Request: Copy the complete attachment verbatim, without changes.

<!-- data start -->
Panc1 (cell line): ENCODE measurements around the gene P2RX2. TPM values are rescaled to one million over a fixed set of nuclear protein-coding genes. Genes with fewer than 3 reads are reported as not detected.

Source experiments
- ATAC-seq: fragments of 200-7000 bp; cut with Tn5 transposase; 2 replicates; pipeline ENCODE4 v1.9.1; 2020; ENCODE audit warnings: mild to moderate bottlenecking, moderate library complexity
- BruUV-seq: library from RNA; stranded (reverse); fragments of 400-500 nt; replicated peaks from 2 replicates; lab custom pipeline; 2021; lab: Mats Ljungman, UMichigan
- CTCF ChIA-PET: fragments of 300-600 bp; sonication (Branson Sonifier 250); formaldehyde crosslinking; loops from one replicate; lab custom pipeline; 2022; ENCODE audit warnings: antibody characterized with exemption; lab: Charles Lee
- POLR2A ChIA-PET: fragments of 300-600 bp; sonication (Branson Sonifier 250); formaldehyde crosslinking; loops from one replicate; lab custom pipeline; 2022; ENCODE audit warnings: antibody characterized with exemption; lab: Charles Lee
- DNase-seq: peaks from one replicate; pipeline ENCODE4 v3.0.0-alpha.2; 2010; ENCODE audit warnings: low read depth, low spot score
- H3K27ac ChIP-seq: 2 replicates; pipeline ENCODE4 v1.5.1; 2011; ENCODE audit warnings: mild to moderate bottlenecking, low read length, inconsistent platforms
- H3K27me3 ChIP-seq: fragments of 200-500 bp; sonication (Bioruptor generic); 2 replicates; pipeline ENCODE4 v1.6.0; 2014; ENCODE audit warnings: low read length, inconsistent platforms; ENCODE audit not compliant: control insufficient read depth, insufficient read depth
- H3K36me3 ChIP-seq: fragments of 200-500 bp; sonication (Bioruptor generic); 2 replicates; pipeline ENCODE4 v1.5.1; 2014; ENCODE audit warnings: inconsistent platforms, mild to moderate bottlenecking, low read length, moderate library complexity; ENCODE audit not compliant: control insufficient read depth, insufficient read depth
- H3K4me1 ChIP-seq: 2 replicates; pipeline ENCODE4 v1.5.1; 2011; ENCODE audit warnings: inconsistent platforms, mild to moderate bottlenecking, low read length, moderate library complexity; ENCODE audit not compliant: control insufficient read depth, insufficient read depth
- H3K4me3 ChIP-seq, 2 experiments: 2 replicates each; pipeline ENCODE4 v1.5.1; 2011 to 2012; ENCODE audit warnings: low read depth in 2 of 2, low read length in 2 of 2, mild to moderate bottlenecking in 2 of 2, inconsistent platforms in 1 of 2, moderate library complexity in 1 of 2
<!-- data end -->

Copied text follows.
Panc1 (cell line): ENCODE measurements around the gene P2RX2. TPM values are rescaled to one million over a fixed set of nuclear protein-coding genes. Genes with fewer than 3 reads are reported as not detected.

Source experiments
- ATAC-seq: fragments of 200-7000 bp; cut with Tn5 transposase; 2 replicates; pipeline ENCODE4 v1.9.1; 2020; ENCODE audit warnings: mild to moderate bottlenecking, moderate library complexity
- BruUV-seq: library from RNA; stranded (reverse); fragments of 400-500 nt; replicated peaks from 2 replicates; lab custom pipeline; 2021; lab: Mats Ljungman, UMichigan
- CTCF ChIA-PET: fragments of 300-600 bp; sonication (Branson Sonifier 250); formaldehyde crosslinking; loops from one replicate; lab custom pipeline; 2022; ENCODE audit warnings: antibody characterized with exemption; lab: Charles Lee
- POLR2A ChIA-PET: fragments of 300-600 bp; sonication (Branson Sonifier 250); formaldehyde crosslinking; loops from one replicate; lab custom pipeline; 2022; ENCODE audit warnings: antibody characterized with exemption; lab: Charles Lee
- DNase-seq: peaks from one replicate; pipeline ENCODE4 v3.0.0-alpha.2; 2010; ENCODE audit warnings: low read depth, low spot score
- H3K27ac ChIP-seq: 2 replicates; pipeline ENCODE4 v1.5.1; 2011; ENCODE audit warnings: mild to moderate bottlenecking, low read length, inconsistent platforms
- H3K27me3 ChIP-seq: fragments of 200-500 bp; sonication (Bioruptor generic); 2 replicates; pipeline ENCODE4 v1.6.0; 2014; ENCODE audit warnings: low read length, inconsistent platforms; ENCODE audit not compliant: control insufficient read depth, insufficient read depth
- H3K36me3 ChIP-seq: fragments of 200-500 bp; sonication (Bioruptor generic); 2 replicates; pipeline ENCODE4 v1.5.1; 2014; ENCODE audit warnings: inconsistent platforms, mild to moderate bottlenecking, low read length, moderate library complexity; ENCODE audit not compliant: control insufficient read depth, insufficient read depth
- H3K4me1 ChIP-seq: 2 replicates; pipeline ENCODE4 v1.5.1; 2011; ENCODE audit warnings: inconsistent platforms, mild to moderate bottlenecking, low read length, moderate library complexity; ENCODE audit not compliant: control insufficient read depth, insufficient read depth
- H3K4me3 ChIP-seq, 2 experiments: 2 replicates each; pipeline ENCODE4 v1.5.1; 2011 to 2012; ENCODE audit warnings: low read depth in 2 of 2, low read length in 2 of 2, mild to moderate bottlenecking in 2 of 2, inconsistent platforms in 1 of 2, moderate library complexity in 1 of 2